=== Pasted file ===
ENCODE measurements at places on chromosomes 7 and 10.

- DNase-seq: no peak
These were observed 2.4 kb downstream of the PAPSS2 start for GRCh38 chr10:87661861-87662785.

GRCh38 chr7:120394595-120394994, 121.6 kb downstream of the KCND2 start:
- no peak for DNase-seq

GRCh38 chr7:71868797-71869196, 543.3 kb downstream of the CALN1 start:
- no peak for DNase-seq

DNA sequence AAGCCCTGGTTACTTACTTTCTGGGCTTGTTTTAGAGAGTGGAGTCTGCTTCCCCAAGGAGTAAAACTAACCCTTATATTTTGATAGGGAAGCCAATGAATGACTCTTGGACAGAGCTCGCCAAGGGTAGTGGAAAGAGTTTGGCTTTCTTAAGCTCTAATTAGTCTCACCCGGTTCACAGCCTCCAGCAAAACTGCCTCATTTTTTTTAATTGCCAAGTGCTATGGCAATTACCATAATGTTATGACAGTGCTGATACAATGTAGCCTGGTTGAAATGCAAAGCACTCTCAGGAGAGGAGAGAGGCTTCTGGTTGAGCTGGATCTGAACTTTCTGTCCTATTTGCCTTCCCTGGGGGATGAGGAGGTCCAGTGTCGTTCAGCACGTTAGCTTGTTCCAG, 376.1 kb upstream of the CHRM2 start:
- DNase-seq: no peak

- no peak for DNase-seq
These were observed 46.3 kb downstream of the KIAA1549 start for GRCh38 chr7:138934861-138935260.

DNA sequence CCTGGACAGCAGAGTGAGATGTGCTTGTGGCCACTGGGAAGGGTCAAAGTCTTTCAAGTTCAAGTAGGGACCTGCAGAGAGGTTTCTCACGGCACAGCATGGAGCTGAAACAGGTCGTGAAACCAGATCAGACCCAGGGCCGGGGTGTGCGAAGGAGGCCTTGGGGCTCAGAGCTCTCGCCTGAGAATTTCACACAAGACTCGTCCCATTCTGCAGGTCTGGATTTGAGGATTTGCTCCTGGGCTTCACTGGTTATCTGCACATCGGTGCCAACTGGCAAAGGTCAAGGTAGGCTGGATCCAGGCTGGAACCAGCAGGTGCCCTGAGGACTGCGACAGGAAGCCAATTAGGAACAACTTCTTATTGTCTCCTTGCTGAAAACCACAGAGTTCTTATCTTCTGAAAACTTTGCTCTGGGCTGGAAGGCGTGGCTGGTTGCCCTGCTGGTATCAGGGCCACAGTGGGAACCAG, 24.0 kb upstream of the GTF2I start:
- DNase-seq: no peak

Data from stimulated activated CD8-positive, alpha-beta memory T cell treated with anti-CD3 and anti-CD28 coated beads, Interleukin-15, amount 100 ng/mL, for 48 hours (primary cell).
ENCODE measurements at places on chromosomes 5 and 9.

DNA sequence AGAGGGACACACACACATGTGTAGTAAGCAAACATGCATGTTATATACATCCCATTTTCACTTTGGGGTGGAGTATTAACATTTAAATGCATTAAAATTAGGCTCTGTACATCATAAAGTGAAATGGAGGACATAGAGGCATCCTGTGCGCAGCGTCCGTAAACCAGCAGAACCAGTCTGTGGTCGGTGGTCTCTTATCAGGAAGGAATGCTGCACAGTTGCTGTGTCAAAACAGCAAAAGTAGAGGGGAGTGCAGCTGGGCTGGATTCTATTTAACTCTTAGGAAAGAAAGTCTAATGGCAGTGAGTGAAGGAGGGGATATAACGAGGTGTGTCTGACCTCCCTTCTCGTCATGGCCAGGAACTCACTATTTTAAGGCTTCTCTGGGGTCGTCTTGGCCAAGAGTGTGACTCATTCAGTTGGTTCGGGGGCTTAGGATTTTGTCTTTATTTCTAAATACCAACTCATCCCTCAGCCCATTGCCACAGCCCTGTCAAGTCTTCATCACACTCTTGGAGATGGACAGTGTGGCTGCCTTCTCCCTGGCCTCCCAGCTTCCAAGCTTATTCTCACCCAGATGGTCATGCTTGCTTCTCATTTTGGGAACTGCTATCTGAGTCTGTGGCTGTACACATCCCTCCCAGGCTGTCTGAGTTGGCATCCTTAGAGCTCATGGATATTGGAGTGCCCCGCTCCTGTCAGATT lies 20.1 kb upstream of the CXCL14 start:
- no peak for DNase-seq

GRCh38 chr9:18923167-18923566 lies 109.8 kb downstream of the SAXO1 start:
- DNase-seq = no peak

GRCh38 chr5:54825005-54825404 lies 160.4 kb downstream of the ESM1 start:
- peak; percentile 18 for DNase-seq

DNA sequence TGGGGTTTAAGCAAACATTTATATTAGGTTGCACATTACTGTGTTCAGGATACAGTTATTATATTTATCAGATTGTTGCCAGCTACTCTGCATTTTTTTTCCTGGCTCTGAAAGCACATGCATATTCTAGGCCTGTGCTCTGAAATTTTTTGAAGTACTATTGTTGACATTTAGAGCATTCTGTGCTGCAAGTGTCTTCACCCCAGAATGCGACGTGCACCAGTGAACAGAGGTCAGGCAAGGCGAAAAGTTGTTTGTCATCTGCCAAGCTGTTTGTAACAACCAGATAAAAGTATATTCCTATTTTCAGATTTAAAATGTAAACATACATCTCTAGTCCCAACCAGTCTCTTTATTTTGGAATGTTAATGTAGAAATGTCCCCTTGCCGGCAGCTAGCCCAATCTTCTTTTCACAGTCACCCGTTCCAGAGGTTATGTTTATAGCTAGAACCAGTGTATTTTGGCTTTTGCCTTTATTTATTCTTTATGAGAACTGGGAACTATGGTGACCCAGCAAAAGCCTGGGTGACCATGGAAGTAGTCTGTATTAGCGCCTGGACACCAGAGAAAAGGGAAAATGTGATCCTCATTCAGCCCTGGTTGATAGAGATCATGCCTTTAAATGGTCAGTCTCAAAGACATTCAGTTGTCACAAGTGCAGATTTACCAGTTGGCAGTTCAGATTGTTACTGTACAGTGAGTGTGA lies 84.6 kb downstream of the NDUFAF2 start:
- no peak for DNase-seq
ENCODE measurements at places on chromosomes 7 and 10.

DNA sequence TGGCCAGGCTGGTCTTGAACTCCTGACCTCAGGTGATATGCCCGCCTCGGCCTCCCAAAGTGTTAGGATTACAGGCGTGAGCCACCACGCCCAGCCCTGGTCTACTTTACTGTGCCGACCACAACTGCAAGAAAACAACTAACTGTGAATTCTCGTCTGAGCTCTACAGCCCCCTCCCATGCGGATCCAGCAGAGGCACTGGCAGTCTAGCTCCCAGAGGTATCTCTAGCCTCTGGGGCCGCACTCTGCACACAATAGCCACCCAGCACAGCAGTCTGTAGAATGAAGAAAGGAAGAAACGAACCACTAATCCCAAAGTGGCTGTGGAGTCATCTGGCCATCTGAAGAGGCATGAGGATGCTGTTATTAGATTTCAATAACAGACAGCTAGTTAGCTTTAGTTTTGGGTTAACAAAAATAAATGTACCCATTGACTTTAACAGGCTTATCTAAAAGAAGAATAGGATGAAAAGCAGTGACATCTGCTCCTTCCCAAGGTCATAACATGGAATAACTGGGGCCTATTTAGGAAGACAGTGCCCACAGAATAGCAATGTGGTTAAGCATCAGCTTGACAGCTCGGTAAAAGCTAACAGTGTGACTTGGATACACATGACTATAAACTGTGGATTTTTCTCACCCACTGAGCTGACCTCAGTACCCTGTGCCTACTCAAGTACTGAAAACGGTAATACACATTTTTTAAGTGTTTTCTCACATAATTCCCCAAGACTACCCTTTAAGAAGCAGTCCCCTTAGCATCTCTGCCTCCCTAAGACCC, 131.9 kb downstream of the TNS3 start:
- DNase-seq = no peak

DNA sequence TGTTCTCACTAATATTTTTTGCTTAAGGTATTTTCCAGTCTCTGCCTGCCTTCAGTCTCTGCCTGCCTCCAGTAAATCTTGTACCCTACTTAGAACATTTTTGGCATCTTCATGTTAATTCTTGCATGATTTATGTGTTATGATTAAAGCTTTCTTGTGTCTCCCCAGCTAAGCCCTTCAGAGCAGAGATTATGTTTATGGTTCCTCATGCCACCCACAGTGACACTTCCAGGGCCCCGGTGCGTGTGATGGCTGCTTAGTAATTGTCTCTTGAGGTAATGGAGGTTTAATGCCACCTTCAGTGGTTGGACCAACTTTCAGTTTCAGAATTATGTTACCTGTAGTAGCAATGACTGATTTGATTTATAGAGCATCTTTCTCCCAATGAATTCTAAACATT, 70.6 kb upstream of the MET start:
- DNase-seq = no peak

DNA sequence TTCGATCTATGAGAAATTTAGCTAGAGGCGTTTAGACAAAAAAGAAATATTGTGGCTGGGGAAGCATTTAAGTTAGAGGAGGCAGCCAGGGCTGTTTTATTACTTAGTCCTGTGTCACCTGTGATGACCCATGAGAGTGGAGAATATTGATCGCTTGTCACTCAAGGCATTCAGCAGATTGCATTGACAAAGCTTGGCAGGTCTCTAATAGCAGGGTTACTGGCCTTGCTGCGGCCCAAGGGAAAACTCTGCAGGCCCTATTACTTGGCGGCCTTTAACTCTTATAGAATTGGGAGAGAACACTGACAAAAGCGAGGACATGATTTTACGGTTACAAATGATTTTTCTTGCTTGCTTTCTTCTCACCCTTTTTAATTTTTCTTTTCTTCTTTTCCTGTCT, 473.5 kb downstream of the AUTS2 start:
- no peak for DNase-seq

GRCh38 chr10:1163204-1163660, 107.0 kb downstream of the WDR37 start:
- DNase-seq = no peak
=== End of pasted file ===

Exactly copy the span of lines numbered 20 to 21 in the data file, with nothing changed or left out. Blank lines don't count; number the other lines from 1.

GRCh38 chr5:54825005-54825404 lies 160.4 kb downstream of the ESM1 start:
- peak; percentile 18 for DNase-seq